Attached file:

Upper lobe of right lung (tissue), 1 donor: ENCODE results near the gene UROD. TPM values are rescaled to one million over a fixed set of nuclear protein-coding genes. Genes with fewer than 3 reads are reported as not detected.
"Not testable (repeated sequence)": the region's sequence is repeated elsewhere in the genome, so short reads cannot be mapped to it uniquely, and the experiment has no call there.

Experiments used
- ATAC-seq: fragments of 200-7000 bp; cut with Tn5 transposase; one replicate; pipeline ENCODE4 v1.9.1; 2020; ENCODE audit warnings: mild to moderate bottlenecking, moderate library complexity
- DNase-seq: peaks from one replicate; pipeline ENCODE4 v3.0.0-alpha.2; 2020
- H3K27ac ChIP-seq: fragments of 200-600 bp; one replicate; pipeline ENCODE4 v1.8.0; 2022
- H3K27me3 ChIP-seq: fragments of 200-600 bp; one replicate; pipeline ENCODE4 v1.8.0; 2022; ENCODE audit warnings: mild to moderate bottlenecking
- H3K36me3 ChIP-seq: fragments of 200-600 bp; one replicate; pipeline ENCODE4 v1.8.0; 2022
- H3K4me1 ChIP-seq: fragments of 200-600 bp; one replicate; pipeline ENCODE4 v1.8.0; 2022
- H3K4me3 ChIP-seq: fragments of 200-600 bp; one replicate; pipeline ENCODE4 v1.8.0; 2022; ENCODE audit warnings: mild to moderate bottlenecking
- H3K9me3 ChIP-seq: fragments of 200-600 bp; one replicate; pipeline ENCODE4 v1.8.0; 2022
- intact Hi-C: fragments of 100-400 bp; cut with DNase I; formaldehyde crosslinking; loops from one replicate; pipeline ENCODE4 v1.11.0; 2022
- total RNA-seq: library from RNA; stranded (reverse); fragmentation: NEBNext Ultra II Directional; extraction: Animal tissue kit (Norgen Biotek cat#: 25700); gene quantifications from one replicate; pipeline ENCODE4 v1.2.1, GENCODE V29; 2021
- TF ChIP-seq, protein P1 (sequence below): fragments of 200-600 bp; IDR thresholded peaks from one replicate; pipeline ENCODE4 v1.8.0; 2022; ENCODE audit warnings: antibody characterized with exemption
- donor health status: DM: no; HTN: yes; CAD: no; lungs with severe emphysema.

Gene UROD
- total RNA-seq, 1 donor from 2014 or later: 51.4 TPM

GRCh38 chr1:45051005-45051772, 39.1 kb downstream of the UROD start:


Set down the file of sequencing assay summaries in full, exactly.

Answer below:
Upper lobe of right lung (tissue), 1 donor: ENCODE results near the gene UROD. TPM values are rescaled to one million over a fixed set of nuclear protein-coding genes. Genes with fewer than 3 reads are reported as not detected.
"Not testable (repeated sequence)": the region's sequence is repeated elsewhere in the genome, so short reads cannot be mapped to it uniquely, and the experiment has no call there.

Experiments used
- ATAC-seq: fragments of 200-7000 bp; cut with Tn5 transposase; one replicate; pipeline ENCODE4 v1.9.1; 2020; ENCODE audit warnings: mild to moderate bottlenecking, moderate library complexity
- DNase-seq: peaks from one replicate; pipeline ENCODE4 v3.0.0-alpha.2; 2020
- H3K27ac ChIP-seq: fragments of 200-600 bp; one replicate; pipeline ENCODE4 v1.8.0; 2022
- H3K27me3 ChIP-seq: fragments of 200-600 bp; one replicate; pipeline ENCODE4 v1.8.0; 2022; ENCODE audit warnings: mild to moderate bottlenecking
- H3K36me3 ChIP-seq: fragments of 200-600 bp; one replicate; pipeline ENCODE4 v1.8.0; 2022
- H3K4me1 ChIP-seq: fragments of 200-600 bp; one replicate; pipeline ENCODE4 v1.8.0; 2022
- H3K4me3 ChIP-seq: fragments of 200-600 bp; one replicate; pipeline ENCODE4 v1.8.0; 2022; ENCODE audit warnings: mild to moderate bottlenecking
- H3K9me3 ChIP-seq: fragments of 200-600 bp; one replicate; pipeline ENCODE4 v1.8.0; 2022
- intact Hi-C: fragments of 100-400 bp; cut with DNase I; formaldehyde crosslinking; loops from one replicate; pipeline ENCODE4 v1.11.0; 2022
- total RNA-seq: library from RNA; stranded (reverse); fragmentation: NEBNext Ultra II Directional; extraction: Animal tissue kit (Norgen Biotek cat#: 25700); gene quantifications from one replicate; pipeline ENCODE4 v1.2.1, GENCODE V29; 2021
- TF ChIP-seq, protein P1 (sequence below): fragments of 200-600 bp; IDR thresholded peaks from one replicate; pipeline ENCODE4 v1.8.0; 2022; ENCODE audit warnings: antibody characterized with exemption
- donor health status: DM: no; HTN: yes; CAD: no; lungs with severe emphysema.

Gene UROD
- total RNA-seq, 1 donor from 2014 or later: 51.4 TPM

GRCh38 chr1:45051005-45051772, 39.1 kb downstream of the UROD start: